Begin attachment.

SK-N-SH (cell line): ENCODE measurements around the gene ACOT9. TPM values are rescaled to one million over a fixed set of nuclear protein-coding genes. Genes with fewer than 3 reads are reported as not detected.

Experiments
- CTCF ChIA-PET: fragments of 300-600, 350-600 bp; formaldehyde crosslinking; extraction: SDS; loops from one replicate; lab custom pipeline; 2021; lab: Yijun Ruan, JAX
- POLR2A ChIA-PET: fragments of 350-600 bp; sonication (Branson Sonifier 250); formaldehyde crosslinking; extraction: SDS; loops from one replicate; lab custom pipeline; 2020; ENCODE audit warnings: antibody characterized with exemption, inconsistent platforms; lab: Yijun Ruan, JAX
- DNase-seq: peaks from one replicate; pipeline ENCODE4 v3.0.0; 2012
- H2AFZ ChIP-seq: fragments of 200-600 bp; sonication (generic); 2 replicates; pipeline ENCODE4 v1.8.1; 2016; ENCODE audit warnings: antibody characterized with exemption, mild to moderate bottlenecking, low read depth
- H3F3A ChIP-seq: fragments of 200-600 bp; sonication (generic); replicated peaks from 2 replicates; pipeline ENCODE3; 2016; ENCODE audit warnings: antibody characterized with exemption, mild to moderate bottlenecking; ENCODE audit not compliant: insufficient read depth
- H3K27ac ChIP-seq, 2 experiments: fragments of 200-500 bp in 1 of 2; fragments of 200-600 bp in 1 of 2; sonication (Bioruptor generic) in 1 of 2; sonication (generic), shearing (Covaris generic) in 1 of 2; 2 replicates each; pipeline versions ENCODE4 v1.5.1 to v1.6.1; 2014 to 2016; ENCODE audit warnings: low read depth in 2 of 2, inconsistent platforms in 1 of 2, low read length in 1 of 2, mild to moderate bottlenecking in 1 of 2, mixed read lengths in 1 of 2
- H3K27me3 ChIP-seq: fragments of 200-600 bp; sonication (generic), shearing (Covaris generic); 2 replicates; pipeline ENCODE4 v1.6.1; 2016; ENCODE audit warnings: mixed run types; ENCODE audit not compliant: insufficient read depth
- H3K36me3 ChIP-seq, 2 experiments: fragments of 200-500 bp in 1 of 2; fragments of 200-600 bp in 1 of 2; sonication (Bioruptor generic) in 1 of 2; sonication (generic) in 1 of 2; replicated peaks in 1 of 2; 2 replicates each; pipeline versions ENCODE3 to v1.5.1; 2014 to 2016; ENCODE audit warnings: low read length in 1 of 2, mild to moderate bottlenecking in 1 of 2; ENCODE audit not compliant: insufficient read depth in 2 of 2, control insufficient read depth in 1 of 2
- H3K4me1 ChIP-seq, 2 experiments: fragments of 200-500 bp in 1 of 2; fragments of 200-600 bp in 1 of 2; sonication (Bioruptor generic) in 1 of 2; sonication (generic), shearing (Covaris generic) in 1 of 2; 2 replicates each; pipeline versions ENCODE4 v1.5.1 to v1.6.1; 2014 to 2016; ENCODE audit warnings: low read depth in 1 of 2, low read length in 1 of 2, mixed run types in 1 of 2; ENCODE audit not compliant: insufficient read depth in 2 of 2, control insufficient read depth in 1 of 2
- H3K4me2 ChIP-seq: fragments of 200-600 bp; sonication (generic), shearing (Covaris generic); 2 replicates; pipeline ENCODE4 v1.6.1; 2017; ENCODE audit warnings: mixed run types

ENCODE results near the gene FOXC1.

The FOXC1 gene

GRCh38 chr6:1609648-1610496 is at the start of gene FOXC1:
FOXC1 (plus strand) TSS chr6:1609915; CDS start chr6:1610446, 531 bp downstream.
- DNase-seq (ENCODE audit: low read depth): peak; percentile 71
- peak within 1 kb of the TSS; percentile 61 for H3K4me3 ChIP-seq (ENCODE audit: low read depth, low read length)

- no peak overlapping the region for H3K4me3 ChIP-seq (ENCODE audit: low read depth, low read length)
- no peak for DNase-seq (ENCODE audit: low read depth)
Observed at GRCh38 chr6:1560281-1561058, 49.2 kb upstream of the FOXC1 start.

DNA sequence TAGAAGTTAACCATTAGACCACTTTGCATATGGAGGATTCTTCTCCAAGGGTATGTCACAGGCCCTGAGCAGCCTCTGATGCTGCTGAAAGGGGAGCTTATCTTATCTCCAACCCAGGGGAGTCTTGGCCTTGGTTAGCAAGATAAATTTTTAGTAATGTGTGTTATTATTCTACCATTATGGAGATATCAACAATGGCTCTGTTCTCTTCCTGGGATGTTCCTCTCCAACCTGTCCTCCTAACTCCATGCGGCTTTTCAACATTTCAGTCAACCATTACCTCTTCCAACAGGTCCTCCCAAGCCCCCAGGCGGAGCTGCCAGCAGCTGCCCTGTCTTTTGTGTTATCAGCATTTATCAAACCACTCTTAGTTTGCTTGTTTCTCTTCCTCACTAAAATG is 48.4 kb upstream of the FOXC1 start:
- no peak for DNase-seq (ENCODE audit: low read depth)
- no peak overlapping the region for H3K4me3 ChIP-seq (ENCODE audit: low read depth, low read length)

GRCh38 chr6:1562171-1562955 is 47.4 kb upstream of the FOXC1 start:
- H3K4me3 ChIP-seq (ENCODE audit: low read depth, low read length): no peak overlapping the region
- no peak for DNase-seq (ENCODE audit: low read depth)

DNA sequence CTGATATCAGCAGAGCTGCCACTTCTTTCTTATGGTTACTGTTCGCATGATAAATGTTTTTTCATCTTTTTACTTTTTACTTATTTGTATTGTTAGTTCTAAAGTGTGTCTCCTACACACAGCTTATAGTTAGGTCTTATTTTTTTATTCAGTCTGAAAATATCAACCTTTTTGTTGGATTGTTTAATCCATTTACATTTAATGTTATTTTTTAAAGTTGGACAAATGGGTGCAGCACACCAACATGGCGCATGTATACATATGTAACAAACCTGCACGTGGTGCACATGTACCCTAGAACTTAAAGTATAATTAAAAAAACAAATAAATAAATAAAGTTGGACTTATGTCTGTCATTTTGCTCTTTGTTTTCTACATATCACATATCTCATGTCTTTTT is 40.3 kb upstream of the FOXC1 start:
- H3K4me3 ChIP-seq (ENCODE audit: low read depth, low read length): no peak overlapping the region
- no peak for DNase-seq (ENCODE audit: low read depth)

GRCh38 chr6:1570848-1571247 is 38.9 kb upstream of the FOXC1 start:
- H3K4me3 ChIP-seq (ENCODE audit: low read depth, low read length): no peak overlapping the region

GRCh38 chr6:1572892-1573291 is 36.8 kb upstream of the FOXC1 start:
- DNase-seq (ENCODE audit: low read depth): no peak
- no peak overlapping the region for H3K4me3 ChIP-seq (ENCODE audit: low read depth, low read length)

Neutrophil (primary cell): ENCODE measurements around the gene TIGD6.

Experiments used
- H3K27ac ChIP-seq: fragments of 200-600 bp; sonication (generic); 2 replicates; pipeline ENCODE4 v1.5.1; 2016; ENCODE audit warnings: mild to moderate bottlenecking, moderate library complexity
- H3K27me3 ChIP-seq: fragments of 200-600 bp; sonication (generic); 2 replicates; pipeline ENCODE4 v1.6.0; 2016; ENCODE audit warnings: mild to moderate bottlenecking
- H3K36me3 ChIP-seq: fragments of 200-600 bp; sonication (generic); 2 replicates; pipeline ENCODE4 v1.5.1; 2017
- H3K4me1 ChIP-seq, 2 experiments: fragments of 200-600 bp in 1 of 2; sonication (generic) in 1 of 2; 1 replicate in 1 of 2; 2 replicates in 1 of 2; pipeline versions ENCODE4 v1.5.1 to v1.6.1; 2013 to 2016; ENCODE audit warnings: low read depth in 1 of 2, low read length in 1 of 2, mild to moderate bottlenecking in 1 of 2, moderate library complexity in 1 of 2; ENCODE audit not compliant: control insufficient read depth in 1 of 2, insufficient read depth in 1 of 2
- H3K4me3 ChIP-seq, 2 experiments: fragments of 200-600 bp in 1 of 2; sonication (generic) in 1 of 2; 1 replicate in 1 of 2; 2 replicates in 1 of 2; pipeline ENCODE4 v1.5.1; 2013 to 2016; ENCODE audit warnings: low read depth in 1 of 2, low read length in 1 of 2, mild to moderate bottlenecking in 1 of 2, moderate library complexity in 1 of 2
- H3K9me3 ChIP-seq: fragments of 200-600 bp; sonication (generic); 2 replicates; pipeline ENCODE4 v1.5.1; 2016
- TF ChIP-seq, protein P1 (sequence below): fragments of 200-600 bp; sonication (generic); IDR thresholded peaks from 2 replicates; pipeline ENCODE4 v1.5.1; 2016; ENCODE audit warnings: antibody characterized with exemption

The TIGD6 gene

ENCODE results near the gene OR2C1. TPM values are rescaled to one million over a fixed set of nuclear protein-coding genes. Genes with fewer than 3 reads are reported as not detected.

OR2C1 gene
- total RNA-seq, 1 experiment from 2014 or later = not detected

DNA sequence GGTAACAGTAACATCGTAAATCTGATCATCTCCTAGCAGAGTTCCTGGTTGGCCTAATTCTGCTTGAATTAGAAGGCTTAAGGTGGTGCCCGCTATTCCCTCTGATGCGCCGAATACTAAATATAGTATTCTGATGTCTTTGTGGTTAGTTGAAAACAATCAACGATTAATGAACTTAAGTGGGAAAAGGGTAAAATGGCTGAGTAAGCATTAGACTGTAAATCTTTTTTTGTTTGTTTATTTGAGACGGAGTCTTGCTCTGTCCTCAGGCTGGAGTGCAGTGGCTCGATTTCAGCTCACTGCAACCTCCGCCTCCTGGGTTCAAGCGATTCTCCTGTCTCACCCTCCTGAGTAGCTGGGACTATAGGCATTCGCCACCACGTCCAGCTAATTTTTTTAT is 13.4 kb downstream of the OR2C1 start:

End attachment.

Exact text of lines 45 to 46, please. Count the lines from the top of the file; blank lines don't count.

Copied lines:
The TIGD6 gene

ENCODE results near the gene OR2C1. TPM values are rescaled to one million over a fixed set of nuclear protein-coding genes. Genes with fewer than 3 reads are reported as not detected.